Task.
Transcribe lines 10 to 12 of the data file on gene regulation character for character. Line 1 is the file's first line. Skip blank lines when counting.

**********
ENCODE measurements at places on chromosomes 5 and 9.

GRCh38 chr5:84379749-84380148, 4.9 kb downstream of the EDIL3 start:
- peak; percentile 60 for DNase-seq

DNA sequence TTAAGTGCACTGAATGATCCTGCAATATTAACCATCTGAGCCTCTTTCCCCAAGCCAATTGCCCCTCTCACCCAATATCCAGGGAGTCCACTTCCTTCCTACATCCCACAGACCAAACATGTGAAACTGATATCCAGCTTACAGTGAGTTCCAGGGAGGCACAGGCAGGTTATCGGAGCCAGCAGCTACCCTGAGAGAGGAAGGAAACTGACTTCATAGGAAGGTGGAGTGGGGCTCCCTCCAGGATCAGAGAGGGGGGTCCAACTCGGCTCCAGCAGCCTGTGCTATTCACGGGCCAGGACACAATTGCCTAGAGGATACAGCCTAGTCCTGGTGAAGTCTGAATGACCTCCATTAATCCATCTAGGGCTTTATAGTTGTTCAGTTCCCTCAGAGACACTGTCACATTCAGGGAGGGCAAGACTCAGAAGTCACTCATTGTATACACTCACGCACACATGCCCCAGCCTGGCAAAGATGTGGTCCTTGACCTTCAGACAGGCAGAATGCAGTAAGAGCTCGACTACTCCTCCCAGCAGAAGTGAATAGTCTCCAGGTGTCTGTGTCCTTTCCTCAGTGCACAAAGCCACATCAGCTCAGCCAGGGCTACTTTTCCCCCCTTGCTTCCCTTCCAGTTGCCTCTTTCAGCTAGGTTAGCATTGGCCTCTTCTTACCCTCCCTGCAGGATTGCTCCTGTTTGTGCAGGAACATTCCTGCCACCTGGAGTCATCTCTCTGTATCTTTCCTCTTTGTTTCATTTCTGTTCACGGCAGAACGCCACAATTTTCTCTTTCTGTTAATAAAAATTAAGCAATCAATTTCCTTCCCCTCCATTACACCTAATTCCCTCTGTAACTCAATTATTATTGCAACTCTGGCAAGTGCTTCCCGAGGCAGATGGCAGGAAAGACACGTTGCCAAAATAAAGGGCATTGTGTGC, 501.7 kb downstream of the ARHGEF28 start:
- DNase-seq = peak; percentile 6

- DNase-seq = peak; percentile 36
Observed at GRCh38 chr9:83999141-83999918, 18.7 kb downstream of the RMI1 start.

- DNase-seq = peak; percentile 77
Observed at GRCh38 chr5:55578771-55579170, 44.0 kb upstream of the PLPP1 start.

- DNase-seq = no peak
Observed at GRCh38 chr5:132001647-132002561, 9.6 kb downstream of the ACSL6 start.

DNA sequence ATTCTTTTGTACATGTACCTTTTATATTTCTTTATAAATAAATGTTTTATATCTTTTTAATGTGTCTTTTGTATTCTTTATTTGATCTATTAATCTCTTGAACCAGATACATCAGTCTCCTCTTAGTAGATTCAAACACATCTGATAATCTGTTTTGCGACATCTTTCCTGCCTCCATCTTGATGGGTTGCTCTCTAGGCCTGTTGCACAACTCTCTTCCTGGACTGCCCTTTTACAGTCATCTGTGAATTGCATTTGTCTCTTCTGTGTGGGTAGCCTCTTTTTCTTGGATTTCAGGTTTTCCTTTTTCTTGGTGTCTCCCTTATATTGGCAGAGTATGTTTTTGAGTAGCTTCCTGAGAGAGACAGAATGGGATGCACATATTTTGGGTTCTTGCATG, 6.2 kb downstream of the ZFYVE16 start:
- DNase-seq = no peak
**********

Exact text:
- DNase-seq = no peak
Observed at GRCh38 chr5:132001647-132002561, 9.6 kb downstream of the ACSL6 start.

DNA sequence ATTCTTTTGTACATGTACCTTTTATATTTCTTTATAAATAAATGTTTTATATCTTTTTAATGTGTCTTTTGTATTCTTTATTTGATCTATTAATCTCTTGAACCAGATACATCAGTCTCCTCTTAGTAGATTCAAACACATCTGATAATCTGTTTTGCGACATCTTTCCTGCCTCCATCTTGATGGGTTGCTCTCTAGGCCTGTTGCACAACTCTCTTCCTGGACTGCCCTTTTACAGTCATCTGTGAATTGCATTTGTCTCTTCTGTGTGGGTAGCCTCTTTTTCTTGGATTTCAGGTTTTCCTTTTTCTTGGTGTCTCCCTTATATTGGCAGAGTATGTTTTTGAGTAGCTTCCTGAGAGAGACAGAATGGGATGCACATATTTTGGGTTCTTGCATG, 6.2 kb downstream of the ZFYVE16 start: